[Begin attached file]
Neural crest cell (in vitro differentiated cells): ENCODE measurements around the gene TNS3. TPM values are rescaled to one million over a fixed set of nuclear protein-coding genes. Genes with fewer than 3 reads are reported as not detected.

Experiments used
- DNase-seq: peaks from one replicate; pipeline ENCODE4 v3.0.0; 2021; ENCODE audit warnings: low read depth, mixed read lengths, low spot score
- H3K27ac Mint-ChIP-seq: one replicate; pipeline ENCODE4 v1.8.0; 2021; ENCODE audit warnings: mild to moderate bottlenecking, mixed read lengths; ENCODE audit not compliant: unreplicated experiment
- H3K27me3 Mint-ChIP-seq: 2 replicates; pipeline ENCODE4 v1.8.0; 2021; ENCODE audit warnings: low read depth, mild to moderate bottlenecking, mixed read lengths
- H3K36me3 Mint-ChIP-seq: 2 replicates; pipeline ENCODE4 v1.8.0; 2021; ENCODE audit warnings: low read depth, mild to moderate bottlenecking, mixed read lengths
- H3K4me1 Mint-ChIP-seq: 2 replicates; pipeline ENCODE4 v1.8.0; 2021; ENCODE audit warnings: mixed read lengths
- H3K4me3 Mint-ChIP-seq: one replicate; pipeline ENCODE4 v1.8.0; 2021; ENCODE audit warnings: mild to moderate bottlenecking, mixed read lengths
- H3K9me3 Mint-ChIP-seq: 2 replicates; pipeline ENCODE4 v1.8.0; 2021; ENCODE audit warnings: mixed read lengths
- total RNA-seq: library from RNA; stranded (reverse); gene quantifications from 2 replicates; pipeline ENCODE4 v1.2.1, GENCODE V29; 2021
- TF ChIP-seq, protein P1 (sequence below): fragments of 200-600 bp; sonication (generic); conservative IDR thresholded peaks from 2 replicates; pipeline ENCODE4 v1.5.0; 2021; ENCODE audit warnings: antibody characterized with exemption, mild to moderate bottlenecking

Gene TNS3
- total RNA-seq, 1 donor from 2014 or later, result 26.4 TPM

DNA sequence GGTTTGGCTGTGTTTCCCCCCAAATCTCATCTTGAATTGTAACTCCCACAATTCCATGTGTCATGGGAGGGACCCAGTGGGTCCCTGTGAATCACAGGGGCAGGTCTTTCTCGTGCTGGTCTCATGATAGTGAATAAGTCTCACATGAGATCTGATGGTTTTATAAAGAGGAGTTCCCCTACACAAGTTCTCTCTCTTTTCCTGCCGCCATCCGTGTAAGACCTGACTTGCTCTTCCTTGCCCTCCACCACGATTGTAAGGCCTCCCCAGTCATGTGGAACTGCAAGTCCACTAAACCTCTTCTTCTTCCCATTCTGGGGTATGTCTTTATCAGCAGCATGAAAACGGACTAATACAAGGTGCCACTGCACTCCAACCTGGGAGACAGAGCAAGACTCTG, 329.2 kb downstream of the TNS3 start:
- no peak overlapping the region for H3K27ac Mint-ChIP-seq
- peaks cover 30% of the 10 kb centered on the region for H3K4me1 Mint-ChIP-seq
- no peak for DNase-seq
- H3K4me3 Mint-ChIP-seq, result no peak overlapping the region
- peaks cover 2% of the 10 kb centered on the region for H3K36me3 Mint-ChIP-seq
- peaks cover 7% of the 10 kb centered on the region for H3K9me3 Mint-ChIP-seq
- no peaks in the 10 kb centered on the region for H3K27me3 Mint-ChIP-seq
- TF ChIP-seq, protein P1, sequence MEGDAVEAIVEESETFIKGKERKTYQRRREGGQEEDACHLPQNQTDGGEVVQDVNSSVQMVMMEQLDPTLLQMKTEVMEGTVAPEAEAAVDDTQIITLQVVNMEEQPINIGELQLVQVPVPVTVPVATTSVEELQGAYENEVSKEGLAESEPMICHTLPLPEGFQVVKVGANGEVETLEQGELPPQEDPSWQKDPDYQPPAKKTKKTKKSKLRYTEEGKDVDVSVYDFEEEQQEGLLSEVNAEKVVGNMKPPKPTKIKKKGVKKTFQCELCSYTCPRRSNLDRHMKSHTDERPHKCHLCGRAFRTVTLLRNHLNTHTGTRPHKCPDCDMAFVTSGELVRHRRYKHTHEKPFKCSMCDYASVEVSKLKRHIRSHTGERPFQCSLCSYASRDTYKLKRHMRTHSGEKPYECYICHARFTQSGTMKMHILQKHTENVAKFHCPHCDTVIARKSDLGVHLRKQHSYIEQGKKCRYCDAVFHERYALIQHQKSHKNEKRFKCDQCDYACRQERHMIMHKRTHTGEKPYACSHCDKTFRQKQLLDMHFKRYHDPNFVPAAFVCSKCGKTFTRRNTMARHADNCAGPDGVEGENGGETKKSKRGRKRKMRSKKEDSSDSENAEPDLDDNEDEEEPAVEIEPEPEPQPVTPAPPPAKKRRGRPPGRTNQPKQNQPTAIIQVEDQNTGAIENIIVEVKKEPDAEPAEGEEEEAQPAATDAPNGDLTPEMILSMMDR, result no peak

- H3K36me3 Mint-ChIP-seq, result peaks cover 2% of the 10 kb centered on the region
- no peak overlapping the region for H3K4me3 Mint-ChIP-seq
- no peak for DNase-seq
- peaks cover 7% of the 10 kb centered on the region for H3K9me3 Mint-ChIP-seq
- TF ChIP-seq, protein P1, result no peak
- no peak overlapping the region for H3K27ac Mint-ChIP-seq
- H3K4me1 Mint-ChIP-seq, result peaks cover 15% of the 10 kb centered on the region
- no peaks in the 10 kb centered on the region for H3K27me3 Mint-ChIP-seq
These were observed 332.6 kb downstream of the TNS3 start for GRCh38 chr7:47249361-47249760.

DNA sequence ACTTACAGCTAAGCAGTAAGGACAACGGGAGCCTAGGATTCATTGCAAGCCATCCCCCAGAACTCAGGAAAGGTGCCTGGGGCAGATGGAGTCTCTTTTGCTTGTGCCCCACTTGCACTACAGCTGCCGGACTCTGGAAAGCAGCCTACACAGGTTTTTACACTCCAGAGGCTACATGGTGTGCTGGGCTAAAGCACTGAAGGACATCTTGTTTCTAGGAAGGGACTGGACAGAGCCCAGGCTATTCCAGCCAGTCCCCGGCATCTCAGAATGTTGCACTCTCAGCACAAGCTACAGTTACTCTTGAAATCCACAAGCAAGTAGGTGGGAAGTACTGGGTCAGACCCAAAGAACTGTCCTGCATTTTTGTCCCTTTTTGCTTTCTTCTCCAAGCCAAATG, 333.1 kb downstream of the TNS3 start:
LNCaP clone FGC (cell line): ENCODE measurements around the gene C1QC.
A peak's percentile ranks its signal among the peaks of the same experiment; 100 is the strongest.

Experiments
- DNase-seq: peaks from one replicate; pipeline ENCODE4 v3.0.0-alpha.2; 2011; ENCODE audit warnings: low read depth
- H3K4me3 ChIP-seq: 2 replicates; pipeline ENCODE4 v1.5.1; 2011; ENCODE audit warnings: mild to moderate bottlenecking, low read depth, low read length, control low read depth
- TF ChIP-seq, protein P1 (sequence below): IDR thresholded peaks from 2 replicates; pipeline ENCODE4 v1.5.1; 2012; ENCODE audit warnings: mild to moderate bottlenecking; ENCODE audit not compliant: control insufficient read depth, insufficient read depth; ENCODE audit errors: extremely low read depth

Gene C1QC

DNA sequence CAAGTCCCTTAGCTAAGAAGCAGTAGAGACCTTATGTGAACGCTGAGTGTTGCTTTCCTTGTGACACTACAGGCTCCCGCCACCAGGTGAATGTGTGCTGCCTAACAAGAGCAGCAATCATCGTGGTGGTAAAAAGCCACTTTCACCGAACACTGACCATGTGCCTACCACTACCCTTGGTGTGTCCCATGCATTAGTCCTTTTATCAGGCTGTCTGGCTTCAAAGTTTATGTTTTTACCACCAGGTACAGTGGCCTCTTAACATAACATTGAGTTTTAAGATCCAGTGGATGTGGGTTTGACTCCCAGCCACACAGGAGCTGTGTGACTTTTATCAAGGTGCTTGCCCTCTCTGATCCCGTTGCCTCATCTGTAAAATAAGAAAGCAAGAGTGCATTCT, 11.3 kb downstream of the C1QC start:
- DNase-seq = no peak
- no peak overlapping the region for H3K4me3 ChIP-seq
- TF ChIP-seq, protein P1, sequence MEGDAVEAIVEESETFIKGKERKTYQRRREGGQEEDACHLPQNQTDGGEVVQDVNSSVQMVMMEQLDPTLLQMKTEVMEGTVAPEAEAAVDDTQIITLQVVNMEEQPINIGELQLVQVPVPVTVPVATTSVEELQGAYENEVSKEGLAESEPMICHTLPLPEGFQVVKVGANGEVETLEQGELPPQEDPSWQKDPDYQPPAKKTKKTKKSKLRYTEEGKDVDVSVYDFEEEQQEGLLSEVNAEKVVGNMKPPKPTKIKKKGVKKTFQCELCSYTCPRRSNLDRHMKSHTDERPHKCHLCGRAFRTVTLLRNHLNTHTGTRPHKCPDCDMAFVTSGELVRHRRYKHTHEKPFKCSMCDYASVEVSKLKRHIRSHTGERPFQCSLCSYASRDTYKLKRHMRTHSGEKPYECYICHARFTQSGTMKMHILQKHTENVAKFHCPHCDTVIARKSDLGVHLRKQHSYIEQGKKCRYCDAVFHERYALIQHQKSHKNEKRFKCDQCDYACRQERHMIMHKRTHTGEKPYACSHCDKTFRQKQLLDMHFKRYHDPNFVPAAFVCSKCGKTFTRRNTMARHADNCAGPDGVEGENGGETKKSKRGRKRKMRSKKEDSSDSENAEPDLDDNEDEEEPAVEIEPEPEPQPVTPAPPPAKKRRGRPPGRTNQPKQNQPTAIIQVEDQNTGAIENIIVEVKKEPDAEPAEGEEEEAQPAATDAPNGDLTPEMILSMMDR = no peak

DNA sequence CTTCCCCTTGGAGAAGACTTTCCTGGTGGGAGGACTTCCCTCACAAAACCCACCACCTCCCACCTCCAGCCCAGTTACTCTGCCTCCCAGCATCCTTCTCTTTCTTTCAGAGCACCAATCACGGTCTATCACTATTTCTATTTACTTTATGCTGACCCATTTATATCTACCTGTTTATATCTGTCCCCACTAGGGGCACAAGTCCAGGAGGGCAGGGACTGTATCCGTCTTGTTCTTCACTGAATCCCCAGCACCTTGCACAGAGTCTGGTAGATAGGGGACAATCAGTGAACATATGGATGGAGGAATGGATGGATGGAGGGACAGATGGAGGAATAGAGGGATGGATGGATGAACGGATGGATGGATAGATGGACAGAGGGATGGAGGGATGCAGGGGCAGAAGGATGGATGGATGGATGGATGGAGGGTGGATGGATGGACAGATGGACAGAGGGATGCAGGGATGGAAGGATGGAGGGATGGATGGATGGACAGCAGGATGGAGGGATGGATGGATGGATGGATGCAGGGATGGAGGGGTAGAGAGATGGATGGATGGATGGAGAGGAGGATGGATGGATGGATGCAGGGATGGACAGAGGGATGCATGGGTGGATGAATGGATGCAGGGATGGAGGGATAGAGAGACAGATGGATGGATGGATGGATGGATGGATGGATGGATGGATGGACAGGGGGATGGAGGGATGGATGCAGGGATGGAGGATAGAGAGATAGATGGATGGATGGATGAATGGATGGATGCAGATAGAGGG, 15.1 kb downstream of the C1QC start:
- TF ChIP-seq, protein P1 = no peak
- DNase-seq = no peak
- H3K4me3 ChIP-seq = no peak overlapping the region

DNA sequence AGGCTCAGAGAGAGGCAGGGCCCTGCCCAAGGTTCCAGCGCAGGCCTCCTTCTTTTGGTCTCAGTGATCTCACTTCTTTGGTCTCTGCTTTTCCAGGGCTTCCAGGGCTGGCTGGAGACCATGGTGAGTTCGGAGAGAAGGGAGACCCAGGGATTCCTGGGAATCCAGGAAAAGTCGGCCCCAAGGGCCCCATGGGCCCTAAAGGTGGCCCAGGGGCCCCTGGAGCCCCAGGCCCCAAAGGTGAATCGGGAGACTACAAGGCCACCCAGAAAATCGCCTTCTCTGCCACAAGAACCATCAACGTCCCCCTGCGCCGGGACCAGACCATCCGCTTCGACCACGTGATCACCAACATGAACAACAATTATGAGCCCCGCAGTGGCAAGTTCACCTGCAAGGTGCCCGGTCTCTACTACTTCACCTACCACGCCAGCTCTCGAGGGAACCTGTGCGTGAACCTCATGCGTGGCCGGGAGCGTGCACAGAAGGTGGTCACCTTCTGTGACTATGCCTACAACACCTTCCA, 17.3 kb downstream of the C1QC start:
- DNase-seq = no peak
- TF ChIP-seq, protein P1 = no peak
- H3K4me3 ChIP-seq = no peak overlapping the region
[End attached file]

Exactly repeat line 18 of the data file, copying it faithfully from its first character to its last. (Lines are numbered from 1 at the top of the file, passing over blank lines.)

- H3K4me3 Mint-ChIP-seq, result no peak overlapping the region